Marko Zajc: Slovenian Intellectuals and Yugoslavism in the 1980s. Propositions, Theses, Questions

Marko Zajc
Slovenian Intellectuals and Yugoslavism in the 1980s. Propositions, Theses, Questions
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Zajc, Marko (2015): Slovenian Intellectuals and Yugoslavism in the 1980s. Propositions, Theses, Questions. In: Südosteuropäische Hefte 4 (1), S. 46–65.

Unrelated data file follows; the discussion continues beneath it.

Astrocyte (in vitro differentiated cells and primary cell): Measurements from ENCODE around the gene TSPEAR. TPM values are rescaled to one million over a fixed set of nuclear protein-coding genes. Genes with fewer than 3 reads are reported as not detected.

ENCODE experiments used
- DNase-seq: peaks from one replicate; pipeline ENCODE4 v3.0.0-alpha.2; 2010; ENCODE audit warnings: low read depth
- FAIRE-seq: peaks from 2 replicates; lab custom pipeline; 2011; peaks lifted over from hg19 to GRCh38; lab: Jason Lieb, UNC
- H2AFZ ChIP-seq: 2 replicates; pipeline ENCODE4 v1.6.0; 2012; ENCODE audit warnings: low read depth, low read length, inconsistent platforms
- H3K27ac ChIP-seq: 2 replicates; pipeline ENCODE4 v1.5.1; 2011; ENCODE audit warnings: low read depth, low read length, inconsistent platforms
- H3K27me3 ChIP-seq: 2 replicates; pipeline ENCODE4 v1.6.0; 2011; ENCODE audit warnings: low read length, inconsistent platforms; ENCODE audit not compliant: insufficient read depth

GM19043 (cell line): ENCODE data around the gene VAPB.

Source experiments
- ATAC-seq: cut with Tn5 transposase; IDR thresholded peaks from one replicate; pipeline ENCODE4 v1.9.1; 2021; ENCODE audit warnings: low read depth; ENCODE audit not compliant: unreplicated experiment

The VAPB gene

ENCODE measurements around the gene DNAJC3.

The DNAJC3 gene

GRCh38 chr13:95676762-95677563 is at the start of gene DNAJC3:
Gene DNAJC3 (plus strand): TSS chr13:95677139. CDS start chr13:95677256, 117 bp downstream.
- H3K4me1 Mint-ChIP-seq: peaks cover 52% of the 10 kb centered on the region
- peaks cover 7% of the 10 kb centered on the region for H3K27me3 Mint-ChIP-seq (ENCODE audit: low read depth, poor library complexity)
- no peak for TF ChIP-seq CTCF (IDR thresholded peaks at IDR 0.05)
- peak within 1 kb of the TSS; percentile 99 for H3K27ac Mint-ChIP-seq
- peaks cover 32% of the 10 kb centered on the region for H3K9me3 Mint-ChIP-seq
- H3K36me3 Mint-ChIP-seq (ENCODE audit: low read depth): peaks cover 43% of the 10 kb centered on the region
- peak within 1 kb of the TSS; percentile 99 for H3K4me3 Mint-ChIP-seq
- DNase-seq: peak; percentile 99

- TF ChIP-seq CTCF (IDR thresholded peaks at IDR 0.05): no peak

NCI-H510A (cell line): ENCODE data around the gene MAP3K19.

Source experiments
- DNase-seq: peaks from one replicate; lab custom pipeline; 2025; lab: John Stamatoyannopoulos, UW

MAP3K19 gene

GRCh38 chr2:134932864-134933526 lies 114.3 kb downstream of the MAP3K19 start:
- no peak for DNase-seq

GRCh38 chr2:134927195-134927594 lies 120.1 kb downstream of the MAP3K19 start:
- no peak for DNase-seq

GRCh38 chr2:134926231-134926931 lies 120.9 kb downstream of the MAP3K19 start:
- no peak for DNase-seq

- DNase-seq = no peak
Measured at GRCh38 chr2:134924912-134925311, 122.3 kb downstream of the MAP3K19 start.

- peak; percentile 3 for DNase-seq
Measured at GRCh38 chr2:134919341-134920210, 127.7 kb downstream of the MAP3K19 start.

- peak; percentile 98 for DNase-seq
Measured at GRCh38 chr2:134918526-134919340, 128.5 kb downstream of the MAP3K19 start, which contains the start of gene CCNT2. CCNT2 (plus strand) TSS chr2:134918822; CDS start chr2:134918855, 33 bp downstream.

The predominant “story” about the Slovenian nationalism before the collapse of the SFRY is simple: The Slovenian nationalism (negative perception) or “the Slovenian spring” (positive perception) “appeared” in the 1980s, it identified itself as “anti-Yugoslavism” and reached the climax in 1991 with the Slovenian independence. Yet, historical sources – both archival and publicist – expose different story: the relation between Slovenian nationalism and Yugoslavism is much more ambiguous and complicated. Why is the Slovenian Yugoslavism of the 1980s a relevant topic for international com-parative historiography of the second Yugoslavia and its successor states? I would point out two reasons. First, I claim that Yugoslavism of any kind could not exist without Slovenianism, especially since the creation of the first Yugoslavia in 1918. The history of Slovenian Yugoslavism (or Slovenian nationalism in general) is not just relevant for “the Slovenian national historiography”, without “the Slovenian component” we cannot understand Yugoslavia or Yugoslavism in general, which could be understood only in historical context. Although almost all authors recognize the significance of the Slovenian-Serbian conflict for the Yugoslav collapse: they assign surprisingly little attention to Slovenian intellectual circles. They are almost always mentioned, but rarely properly analyzed. Secondly, most of historical analysis is preoccupied with the reasons for the collapse of the Yugoslavia. As H. Grandits and H. Sundhaussen have pointed out, if we research the history of a state that does not exist anymore, we unintentionally “search for” elements of the past, which explain why the state had failed. This is also the reason why Slovenian historians – those who consider the methodology of the academic historiography – are mainly focused on the “processes of independence” or the “processes of democratization”. Slovenian Yugoslavism is not in the spotlight of attention, furthermore, it is mostly seen as an insignificant side-effect of the official Yugoslav ideology of “brotherhood and unity”, not as something genuinely Slovenian.

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